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  • Zimbabwe finally switches away from stavudine

    The Zimbabwean government has finally dropped stavudine, lamivudine and nevirapine as its first-line HIV therapy in favour of a single dose treatment which has a combination of three drugs, namely tenofovir/lamivudine/efavirenz (TLN).The Government dropped the first line HIV treatment after realizing that it was causing severe side effects on patients. Stanley Takaona of the Zimbabwe HIV and AIDS Activist Union Community Trust said the introduction of the new HIV drug was going to save more lives.

    19 January 2015 | AllAfrica
  • Dolutegravir and Truimeq approved in England: London guidelines updated

    On 14 January 2015, NHS England published the long awaited policy on dolutegravir and the fixed dose combination (FDC) of dolutegravir/abacavir/3TC (Triumeq). The London prescribing guidelines for first-line therapy have also been updated to include dolutegravir and Triumeq.

    14 January 2015 | HIV i-Base
  • Study uncovers new ground about when to start HIV therapy

    A major question that has recurred since the availability of potent combination anti-HIV therapy (commonly called ART or HAART) is when this therapy should be initiated to ensure the optimal health of HIV-positive people. New research has revealed that early therapy may be highly beneficial.

    13 January 2015 | CATIE
  • Dolutegravir/abacavir/lamivudine: considerable added benefit for treatment-naive adults with HIV

    Since September 2014, the fixed-dose combination of dolutegravir/abacavir/lamivudine (trade name Triumeq) has been approved for human immunodeficiency virus (HIV) infected adults and adolescents above 12 years of age. The Institute for Quality and Efficiency in Health Care (IQWiG), which had already assessed a dossier on dolutegravir in spring 2014, now examined in another dossier assessment whether the drug combination also offers an added benefit over the appropriate comparator therapy.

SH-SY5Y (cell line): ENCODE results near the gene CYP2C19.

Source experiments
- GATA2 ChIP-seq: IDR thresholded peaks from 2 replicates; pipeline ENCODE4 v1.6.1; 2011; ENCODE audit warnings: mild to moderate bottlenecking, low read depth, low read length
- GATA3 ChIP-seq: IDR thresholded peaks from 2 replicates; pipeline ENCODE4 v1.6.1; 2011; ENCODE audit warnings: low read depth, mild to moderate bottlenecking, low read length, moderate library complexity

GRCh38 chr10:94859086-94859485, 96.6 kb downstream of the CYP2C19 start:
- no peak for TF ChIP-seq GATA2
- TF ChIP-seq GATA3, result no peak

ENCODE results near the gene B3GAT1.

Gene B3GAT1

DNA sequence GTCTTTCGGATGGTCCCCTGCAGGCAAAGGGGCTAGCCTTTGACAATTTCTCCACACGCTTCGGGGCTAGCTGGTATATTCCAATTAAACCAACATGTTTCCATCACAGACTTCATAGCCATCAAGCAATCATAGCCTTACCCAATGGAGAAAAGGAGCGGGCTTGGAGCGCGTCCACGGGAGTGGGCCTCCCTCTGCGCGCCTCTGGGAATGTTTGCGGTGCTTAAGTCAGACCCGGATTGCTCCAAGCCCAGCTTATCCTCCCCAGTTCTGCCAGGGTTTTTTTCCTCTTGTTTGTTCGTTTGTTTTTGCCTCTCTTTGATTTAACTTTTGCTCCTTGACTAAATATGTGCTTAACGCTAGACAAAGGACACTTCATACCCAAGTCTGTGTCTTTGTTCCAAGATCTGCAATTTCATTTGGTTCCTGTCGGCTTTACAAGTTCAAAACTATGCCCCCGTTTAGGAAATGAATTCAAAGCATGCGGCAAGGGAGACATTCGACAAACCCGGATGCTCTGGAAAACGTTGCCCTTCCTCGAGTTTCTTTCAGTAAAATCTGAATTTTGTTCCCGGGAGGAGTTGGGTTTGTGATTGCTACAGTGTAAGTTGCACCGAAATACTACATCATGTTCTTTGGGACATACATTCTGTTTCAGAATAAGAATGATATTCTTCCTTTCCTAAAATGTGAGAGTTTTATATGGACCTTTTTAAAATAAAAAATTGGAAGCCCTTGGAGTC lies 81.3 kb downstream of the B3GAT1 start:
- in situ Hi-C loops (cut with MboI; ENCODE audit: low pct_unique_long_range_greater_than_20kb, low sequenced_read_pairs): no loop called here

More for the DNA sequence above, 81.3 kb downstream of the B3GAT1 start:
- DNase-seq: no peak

12 January 2015 | The Institute for Quality and Efficiency in Health Care
  • First Year After HIV Infection Is Key Window for Treatment Start

    Waiting to start HIV treatment until 12 months after the estimated date of seroconversion decreases the likelihood of restoring the immune system.

    07 January 2015 | AIDSMeds
  • Zimbabwe: Govt introduces new HIV treatment

    The Zimbabwean government is with effect from this month switching all people on HIV treatment to a new one of one tablet per day from the previous three pills to make it easier for patients not to default on taking medication. The new single tablet has a combination of three drugs (Tenofovir/Lamivudine/Efavirenz TLE), a departure from the previous complicated treatment of three different tablets namely Tenofovir, Lovovidine and Nevirapine (TLN).

    07 January 2015 | NewZimbabwe.com
  • Starting HIV Meds Within a Year of Infection Helps Restore CD4s

    Beginning treatment for HIV within a year of infection improves the likelihood of returning an individual’s CD4 count to a normal level.

    03 December 2014 | AIDSMeds
  • WHO: Guidelines on post-exposure prophylaxis for HIV and the use of co-trimoxazole prophylaxis for HIV-related infections among adults, adolescents and children

    Recommendations for a public health approach - December 2014 supplement to the 2013 consolidated ARV guidelines.

    02 December 2014 | World Health Organization
  • START Study Could Change How We Look at HIV Treatment, and HIV Itself

    Have you heard of the START (Strategic Timing of Antiretroviral Treatment) study? In my opinion, it is probably the most important study currently running. It generates strong views, both for and against initiating antiretroviral therapy early, but the results are likely to be surprising.

    25 November 2014 | The Body
  • Interim Revision of Guidelines for the Use of Antiretroviral Agents in HIV-1-Infected Adults and Adolescents

    This interim revision of the Guidelines includes a revised section on Hepatitis C Virus (HCV)/HIV Coinfection, with emphasis on considerations for use of antiretroviral (ARV) drugs in patients who also receive treatment for HCV infection. A new table (Table 12) provides clinicians with guidance on the concomitant use of HCV drugs and ARV drugs, with a focus on potential pharmacokinetic drug interactions. The Panel refers clinicians to http://www.hcvguidelines.org for guidance on the diagnosis and treatment of HCV infections.

    17 November 2014 | AidsInfo
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